Forests, temples, stairs – this is Nikko, Japan. Scenic, mountain views house an array of grand temples and detailed shrines, a day trip to The Temples of Nikko has so much to offer. But get your walking boots on to see them all, it’s to be a long trek.
So, how to get to the temples? Well, the UNESCO heritage site is 125km north of Tokyo and took us around 1.5 hours to get there. Using our Japan Rail Pass (JR pass), we got a train from Tokyo Station to Utsomiya. From here, you transfer onto the Nikko line (still covered by the JR pass). Once we reached Nikko, we walked up the hill for just under 2km from the station where you will reach Shinkyo Bridge, the first shrine on this tour. You can take a bus along the main road to the bridge if you wish.
Head up into Nikko National Park opposite the bridge to explore the numerous temples, pagoda’s and shrines including Toshogu Shrine and Taiyuinbyo Mausoleum. Note: Rinnoji Temple is under major renovation works until March 2019.
…the smell of fresh pine fills your lungs
Beyond the temples, the park itself is a stunning place to explore. High up within the mountains, the smell of fresh pine fills your lungs whilst the sunshine breaks its way through the canopy and onto your shoulders. You will need comfy shoes to explore this national park as there are a lot of steps take. Worth it though, the higher you go, the quieter it gets.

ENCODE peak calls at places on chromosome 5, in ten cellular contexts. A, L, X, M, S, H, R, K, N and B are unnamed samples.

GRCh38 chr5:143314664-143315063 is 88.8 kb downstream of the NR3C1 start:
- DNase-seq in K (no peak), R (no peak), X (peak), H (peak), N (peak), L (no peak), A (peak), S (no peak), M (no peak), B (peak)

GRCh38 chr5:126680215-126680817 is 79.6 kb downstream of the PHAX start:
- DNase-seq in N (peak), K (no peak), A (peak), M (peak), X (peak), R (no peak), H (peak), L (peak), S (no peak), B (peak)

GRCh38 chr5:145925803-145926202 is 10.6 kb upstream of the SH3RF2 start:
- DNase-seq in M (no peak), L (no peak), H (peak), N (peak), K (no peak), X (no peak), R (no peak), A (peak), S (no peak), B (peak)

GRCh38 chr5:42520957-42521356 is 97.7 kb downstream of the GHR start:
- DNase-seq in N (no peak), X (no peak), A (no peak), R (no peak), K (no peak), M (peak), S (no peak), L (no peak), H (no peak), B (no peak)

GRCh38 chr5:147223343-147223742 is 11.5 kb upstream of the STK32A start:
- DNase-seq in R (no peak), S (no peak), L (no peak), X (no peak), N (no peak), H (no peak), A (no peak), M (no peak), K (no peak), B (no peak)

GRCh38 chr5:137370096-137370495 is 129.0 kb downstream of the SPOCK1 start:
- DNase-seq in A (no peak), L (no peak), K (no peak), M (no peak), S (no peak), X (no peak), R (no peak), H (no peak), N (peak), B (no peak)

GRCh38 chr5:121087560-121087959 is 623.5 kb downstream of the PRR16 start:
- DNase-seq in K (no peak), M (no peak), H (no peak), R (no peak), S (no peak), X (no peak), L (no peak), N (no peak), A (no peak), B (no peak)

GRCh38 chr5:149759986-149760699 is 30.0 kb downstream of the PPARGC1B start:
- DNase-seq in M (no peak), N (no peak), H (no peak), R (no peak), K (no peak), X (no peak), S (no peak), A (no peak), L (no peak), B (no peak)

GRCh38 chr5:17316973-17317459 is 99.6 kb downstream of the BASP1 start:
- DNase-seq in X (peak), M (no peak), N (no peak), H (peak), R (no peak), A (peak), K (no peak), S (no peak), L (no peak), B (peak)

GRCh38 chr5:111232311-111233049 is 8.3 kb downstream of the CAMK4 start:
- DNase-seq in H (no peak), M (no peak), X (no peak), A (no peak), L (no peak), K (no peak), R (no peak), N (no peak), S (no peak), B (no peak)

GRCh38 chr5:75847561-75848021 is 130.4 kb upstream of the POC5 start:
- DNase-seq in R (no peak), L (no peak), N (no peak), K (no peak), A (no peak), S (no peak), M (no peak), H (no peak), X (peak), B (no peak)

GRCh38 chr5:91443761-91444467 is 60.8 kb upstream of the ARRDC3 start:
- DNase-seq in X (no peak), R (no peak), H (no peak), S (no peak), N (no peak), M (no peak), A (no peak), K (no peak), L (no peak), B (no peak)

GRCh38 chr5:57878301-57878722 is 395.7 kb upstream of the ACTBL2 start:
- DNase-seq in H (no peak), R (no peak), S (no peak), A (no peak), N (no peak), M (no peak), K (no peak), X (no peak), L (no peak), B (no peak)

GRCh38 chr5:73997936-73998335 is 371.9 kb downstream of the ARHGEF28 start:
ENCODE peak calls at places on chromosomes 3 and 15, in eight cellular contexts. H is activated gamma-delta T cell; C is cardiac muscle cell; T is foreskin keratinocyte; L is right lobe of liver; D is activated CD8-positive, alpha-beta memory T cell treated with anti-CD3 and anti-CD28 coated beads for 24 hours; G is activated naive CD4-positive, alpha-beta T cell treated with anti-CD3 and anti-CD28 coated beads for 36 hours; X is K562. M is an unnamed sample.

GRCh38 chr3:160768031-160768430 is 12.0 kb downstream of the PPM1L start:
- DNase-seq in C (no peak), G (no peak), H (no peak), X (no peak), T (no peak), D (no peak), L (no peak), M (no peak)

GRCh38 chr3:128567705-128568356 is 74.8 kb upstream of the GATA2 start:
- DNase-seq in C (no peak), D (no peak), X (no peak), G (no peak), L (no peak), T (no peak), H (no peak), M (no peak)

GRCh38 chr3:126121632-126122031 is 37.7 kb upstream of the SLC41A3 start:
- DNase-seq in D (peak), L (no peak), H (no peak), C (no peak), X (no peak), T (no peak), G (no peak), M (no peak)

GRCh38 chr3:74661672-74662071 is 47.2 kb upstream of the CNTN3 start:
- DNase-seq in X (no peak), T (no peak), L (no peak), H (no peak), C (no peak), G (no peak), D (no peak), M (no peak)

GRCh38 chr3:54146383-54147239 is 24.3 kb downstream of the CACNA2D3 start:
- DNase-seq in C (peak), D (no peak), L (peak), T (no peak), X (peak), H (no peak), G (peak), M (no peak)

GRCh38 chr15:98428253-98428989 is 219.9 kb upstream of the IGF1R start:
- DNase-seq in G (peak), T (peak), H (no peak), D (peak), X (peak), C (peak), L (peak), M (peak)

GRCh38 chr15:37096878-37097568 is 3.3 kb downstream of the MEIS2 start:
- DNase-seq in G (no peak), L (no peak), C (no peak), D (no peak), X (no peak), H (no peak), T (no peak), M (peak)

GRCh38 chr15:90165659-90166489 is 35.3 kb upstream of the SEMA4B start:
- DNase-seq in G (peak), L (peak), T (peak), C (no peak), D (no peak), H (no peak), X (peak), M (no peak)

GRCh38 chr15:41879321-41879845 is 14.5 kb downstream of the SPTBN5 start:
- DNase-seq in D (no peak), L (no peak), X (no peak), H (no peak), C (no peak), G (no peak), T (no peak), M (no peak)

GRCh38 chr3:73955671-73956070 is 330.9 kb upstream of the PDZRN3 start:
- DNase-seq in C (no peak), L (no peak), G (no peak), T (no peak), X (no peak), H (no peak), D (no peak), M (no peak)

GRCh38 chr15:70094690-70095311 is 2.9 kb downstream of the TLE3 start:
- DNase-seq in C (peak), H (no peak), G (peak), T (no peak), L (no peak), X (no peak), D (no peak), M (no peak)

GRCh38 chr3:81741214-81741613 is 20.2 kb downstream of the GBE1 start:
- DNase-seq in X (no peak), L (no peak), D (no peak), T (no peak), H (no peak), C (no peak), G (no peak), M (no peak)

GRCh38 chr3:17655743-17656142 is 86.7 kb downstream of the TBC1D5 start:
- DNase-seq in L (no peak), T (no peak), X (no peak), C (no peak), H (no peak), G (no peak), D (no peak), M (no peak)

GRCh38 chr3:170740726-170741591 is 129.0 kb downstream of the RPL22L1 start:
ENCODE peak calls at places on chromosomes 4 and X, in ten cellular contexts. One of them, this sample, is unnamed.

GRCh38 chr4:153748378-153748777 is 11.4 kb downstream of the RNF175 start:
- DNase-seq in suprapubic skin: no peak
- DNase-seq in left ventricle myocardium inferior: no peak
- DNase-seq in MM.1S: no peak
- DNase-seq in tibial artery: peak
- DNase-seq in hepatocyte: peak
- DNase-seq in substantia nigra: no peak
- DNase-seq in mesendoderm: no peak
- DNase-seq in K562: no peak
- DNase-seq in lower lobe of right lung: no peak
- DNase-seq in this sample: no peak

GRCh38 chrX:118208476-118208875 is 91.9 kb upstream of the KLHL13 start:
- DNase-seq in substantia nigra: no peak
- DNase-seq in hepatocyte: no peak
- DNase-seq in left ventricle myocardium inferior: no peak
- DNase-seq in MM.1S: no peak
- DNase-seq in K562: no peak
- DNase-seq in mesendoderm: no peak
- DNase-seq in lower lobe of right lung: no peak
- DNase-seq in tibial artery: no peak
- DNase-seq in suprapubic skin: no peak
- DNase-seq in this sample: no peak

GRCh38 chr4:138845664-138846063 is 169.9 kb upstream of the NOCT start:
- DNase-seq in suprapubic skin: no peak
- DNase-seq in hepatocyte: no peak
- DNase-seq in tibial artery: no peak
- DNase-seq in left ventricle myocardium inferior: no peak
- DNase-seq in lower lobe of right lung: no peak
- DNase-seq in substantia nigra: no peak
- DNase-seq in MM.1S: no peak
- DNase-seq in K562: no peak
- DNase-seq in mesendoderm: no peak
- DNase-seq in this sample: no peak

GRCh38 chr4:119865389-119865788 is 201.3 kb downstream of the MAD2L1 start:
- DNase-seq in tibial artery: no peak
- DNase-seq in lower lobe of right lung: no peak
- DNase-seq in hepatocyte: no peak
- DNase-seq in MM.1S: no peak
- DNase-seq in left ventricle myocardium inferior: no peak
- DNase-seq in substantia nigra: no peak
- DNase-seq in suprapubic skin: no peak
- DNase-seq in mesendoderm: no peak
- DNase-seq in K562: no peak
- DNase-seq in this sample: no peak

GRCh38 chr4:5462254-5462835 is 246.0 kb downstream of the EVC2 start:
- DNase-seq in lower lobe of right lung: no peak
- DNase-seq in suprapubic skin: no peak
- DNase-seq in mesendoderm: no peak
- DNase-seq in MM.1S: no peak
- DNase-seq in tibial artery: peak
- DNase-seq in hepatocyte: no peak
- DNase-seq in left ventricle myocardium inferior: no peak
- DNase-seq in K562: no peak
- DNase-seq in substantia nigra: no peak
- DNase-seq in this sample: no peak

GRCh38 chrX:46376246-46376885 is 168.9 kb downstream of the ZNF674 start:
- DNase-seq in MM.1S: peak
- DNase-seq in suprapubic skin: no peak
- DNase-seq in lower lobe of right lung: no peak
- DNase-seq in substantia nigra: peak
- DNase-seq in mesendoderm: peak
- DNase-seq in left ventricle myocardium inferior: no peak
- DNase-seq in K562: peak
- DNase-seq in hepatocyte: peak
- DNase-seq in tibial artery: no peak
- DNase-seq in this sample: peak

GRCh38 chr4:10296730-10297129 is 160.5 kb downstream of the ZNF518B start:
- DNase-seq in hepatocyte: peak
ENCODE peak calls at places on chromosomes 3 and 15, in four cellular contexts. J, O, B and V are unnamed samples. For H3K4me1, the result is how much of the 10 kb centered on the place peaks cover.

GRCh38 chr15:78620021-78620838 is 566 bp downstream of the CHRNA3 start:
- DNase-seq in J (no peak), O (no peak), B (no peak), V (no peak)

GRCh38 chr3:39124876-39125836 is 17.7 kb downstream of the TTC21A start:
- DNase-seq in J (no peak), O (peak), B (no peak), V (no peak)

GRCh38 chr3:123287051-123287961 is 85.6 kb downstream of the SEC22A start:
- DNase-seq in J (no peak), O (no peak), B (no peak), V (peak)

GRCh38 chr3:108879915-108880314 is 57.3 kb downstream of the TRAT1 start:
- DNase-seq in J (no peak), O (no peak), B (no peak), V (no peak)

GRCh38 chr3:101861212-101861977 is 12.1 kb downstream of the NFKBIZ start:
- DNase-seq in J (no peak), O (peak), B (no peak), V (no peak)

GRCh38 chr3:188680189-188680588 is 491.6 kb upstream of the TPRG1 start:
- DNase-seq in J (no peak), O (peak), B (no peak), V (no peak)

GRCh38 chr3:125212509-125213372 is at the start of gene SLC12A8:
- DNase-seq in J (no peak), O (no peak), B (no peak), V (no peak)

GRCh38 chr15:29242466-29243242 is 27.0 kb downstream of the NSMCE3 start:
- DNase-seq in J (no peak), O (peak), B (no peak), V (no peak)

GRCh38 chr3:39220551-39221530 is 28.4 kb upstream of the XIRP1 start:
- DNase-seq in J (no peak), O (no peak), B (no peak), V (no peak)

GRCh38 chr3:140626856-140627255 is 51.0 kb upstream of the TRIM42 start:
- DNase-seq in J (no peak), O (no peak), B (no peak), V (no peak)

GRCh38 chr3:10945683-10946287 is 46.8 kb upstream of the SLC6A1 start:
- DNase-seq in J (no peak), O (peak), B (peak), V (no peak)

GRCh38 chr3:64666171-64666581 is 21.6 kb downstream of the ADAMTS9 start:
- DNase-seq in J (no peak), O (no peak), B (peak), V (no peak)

We spent a few hours hiking the hills and touring the temples. After we left the park, we went on another mini trek to find the Statue’s of Jizo at Kanmangafuchi Abyss. Over 70 majestic statues live here, all lined up over-looking the water. Wearing their cosy red hats and scarves to symbolise protection, people have donated money left in their palms.
This was not an easy one as there is a lack of signposts and directions. To get there, once you are back at Shinkyo Bridge, head left (with the bridge being on your left). Follow that road and you will cross a bridge over the river, keep going along the road. Do not go down onto what looks like a walkway along the river, it’s not, your path will be blocked by giant, slippery boulders. I can say this from experience – unfortunately. The walk will take you through a really quiet, residential street, and soon you’ll reach a little pit-stop where you’ll find a cafe and toilets. Keep following the path with the field to your right, and bob’s your uncle, you will reach the abyss and see the statues. The walk should take around 20-25 minutes. It is 100% worth the detour, it’s a great photo spot and it’s away from the popular tourist sites of the other shrines.
Japanese temples have a different look, feel and atmosphere…
The Temples of Nikko was a great day trip away from the hustle and bustle of central Tokyo and I hope this post has helped with directions on how to get there. Japanese temples and shrines have a different look, feel and atmosphere to that of the ones we visited in elsewhere in Southeast Asia and although my knees may have aged ten years after walking 8 miles (like Eminem), Nikko was worth every step.